Amesbury, Wiltshire Family History Guide

Amesbury is an Ancient Parish and a market town in the county of Wiltshire.

Status: Ancient Parish

Other places in the parish include: West Amesbury and Little Amesbury.

Parish church:

Parish registers begin:

  • Parish registers: 1579
  • Bishop’s Transcripts: 1622

Nonconformists include: Church of Jesus Christ of Latter-day Saints and Wesleyan Methodist.

Parishes adjacent to Amesbury

  • Newton Tony
  • Idmiston with Porton
  • Cholderton
  • Winterbourne Stoke
  • Wilsford cum Lake
  • Durnford
  • Durrington
  • Allington
  • Boscombe
  • Bulford

Historical Descriptions

The Parliamentary Gazetteer of England and Wales 1851

Amesbury, formerly Ambrosebury, or Ambresbury, and in Domesday-book, Amblesberie, a market-town and parish in the division and union of the same name, county of Wilts; 7½ miles north from Salisbury, and 78 west-south-west from London. It stands in a valley on the river Avon. Living, a perpetual curacy in the archd. of Wilts and dio. of Salisbury, in the patronage of the dean and chapter of Windsor; rated at £40; in the parliamentary returns at £80; gross income £141. The Wesleyan Methodists have a meeting house here. There is a National school supported by subscription; and three charity schools: one endowed by H. Spratt in 1708, for teaching an indefinite number of children to read; another for 20 boys, founded and endowed in 1677 by Mr John Rose; and a third established in 1819, out of funds left by the same John Rose, in 1677. The annual income of the first varies from £44 to £50; of the two latter, the yearly revenue is £54 5s. The only other charity connected with the parish is that of Richard Harrison, for apprenticing poor boys. Its annual income is £42. The town of Amesbury is of great antiquity. In the reign of King Edgar, a synod was convened here to settle disputes between the regular and secular clergy. According to Domesday-book, Amesbury was never assessed, nor divided into hides. There is little trade; even the market, which used to be held on Friday, has been discontinued. Fairs for horses, sheep, pigs, and horned cattle, are held on May 17th, June 22d, October 6th, and December 18th. The town is within the jurisdiction of the county-magistrates; constables, who are the only municipal officers, are appointed annually at the court-leet of the lord of the manor. The Amesbury poor-law union comprehends a district of 99 square miles, with a population returned, in 1831, at 7,084. The average expenditure on the poor of this district, during the three years preceding the union, was £4,445. Expenditure in 1838, £3,641. Pop., in 1801, 721 ; in 1831, 944. Houses 198. Acres 6,060. A. P. £5,710. Poor rates, in 1837, £621 It has been proposed to construct a new road from Amesbury to Kennet, which will form a connecting link between the Great Western and the Southampton and Salisbury railways. The best tobacco-pipe-clay in England is dug in the neighbourhood of the town; and the streamlets of the vicinity are famed for loaches. The surrounding country is fertile and well-cultivated. On the western side of the river there are traces of an ancient encampment, with a vallum and deep fosse, inclosing a space of 39 acres: this has been attributed to Vespasian, but is more generally supposed to be of British origin. “Here is said to have been an ancient British monastery for 300 monks, founded, as some say, by Ambrius an abbot; and others, by the famous Prince Ambrosius, who was therein buried, and destroyed by that cruel pagan, Gurmundus, (Gurthurm) who over-ran all this country in the 6th century. It has been thought that here was one of the two monasteries which were given to the learned Asserius by King Alfred. But it is more certain, that about the year 980, Alfrida or Ethelfrida, the queen-dowager of King Kdward, erected here a monastery for nuns, and commended it to the patronage of St Mary and St Melorius, a Cornish saint, whose relics were preserved here. It was of the Benedictine order; but, A.D. 1177, the abbess and about 30 nuns were expelled for their ill lives; and then King Henry II. placed here a prioress and 24 nuns, from Font Ebrald in Normandy, to which monastery this house was for some time subject, but at length was made denizen, and became again an abbey, endowed 26° Henry VIII. with £495 15s. 2d., Dugd.; £558 10s. 2d., Speed. This nunnery was surrendered, December, 1540, or 32° Henry VIII., by the abbess and 34 nuns, and granted in April following to Edward, earl of Hertford.” — Tanner’s Not. Mon. — Amesbury abbey was one of the richest and most celebrated of the non-mitred abbeys in England, and many distinguished females took the veil here at different times. A society of nuns, of the order of St Augustine, from Louvain in Flanders, took up their residence at a house which occupies a part of the side of the ancient nunnery, probably attracted by a notion ot the sanctity of the place; but they afterwards removed into Dorsetshire. Amesbury was the birth-place of Addison. Near the town is Amesbury-house, the once celebrated seat of the Dukes of Queensbury, built by Webb, from the designs of Inigo Jones, and subsequently improved by the Earl of Burlington. About 2 miles west from the town is the well-known Druidical structure, called Stonehenge: which see. There is a penny-post to Netheravon.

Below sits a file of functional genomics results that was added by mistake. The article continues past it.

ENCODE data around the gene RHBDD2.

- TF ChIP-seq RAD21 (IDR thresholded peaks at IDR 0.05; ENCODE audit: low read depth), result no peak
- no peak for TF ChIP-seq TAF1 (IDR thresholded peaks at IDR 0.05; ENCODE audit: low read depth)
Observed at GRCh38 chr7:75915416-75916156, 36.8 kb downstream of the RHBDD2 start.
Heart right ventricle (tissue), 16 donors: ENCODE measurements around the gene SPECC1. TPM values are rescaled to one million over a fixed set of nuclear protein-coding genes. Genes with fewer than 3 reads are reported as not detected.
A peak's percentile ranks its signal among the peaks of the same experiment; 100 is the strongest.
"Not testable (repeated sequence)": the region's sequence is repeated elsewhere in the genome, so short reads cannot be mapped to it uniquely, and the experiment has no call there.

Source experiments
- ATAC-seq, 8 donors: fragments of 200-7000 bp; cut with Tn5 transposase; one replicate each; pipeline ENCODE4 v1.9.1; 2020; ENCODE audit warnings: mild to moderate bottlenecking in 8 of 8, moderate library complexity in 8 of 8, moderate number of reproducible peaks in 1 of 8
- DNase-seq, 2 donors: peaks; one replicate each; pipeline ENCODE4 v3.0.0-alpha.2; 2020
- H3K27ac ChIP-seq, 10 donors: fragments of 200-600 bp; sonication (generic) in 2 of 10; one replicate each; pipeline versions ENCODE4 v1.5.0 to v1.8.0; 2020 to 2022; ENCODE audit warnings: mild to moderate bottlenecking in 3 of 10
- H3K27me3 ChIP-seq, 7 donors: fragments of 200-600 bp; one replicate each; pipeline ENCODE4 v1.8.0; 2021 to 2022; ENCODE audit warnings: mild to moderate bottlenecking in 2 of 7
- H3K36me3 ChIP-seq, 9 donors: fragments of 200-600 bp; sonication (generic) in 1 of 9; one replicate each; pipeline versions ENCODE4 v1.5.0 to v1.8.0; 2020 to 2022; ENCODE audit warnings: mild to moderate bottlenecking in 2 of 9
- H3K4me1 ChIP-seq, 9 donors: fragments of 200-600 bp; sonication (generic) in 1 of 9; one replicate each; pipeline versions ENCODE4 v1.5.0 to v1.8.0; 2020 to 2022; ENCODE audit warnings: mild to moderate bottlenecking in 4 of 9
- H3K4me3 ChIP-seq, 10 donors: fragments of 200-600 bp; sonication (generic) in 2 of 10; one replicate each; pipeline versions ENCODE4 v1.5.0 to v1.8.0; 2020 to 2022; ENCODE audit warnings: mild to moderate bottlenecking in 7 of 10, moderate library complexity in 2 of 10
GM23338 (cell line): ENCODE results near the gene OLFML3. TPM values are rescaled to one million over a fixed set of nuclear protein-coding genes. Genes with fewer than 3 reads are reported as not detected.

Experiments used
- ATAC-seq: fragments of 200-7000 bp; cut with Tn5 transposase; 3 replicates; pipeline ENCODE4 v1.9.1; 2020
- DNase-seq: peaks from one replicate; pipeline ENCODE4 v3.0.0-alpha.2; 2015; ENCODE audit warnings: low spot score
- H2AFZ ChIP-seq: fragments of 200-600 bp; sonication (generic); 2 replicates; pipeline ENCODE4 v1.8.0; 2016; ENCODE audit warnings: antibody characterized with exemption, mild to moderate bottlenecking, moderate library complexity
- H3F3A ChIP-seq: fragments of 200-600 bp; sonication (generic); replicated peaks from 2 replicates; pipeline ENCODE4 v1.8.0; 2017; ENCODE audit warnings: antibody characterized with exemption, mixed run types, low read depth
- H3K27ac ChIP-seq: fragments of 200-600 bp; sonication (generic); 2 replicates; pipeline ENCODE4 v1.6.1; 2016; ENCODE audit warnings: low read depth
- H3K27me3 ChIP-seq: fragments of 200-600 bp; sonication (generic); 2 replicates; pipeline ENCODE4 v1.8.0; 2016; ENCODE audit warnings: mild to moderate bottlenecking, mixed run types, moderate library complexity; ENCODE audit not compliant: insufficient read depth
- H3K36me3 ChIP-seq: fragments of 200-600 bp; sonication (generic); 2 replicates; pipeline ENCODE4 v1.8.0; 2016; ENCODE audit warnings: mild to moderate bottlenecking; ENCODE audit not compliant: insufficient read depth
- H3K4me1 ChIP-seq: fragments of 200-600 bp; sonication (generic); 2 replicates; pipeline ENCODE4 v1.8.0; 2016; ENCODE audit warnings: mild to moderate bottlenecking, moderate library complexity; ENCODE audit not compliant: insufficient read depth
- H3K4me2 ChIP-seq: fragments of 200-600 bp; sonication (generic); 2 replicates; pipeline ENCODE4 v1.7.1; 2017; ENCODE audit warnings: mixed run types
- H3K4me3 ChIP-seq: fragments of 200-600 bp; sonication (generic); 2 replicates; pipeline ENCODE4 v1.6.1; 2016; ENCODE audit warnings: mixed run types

Source: The Parliamentary Gazetteer of England and Wales; A Fullarton & Co. Glasgow; 1851.

Leonard’s Gazetteer of England and Wales 1850

Amesbury, 78 miles S.W. London. Market, Fri. P. 1171

Source: Leonard’s Gazetteer of England and Wales; Second Edition; C. W. Leonard, London; 1850.

Administration

  • County: Wiltshire
  • Civil Registration District: Amesbury
  • Probate Court: Court of the Archdeaconry of Salisbury
  • Diocese: Salisbury
  • Rural Deanery: Amesbury
  • Poor Law Union: Amesbury
  • Hundred: Amesbury
  • Province: Canterbury
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